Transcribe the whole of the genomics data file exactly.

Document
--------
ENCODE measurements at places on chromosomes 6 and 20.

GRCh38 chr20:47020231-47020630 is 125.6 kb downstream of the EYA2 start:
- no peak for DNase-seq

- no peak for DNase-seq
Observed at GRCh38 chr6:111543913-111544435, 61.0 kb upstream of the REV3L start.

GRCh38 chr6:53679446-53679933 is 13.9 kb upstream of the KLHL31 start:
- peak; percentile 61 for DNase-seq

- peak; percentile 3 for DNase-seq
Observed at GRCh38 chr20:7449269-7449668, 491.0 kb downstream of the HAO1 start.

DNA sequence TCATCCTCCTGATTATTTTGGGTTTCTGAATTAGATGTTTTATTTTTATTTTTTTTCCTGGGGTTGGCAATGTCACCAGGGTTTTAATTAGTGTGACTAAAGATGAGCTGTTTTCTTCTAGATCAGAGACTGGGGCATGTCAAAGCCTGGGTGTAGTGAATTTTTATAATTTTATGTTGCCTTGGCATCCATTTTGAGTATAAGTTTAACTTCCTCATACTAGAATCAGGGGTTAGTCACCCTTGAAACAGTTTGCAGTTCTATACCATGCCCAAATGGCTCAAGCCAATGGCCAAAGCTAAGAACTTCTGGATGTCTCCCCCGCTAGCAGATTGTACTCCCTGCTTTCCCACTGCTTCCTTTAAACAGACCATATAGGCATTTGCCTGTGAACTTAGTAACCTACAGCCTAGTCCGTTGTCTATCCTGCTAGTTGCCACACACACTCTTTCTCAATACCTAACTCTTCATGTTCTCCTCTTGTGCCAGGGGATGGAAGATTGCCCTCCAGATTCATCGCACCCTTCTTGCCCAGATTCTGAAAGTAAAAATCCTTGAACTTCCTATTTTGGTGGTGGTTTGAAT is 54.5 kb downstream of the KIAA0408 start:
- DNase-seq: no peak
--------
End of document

ENCODE measurements at places on chromosomes 6 and 20.

GRCh38 chr20:47020231-47020630 is 125.6 kb downstream of the EYA2 start:
- no peak for DNase-seq

- no peak for DNase-seq
Observed at GRCh38 chr6:111543913-111544435, 61.0 kb upstream of the REV3L start.

GRCh38 chr6:53679446-53679933 is 13.9 kb upstream of the KLHL31 start:
- peak; percentile 61 for DNase-seq

- peak; percentile 3 for DNase-seq
Observed at GRCh38 chr20:7449269-7449668, 491.0 kb downstream of the HAO1 start.

DNA sequence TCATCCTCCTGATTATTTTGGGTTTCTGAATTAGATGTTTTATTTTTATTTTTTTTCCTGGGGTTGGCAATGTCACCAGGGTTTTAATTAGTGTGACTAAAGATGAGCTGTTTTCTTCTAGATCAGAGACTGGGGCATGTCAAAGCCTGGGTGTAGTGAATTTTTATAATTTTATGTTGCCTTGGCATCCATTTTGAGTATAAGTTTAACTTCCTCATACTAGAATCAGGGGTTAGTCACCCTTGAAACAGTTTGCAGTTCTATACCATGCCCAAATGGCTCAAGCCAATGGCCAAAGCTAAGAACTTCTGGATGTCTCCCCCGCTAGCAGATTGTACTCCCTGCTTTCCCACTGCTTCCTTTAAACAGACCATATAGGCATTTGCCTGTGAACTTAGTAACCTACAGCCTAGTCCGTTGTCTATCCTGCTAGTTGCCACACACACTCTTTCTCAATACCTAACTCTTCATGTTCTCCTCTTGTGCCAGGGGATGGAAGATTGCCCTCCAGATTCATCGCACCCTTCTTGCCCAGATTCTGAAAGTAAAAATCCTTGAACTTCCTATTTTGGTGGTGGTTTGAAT is 54.5 kb downstream of the KIAA0408 start:
- DNase-seq: no peak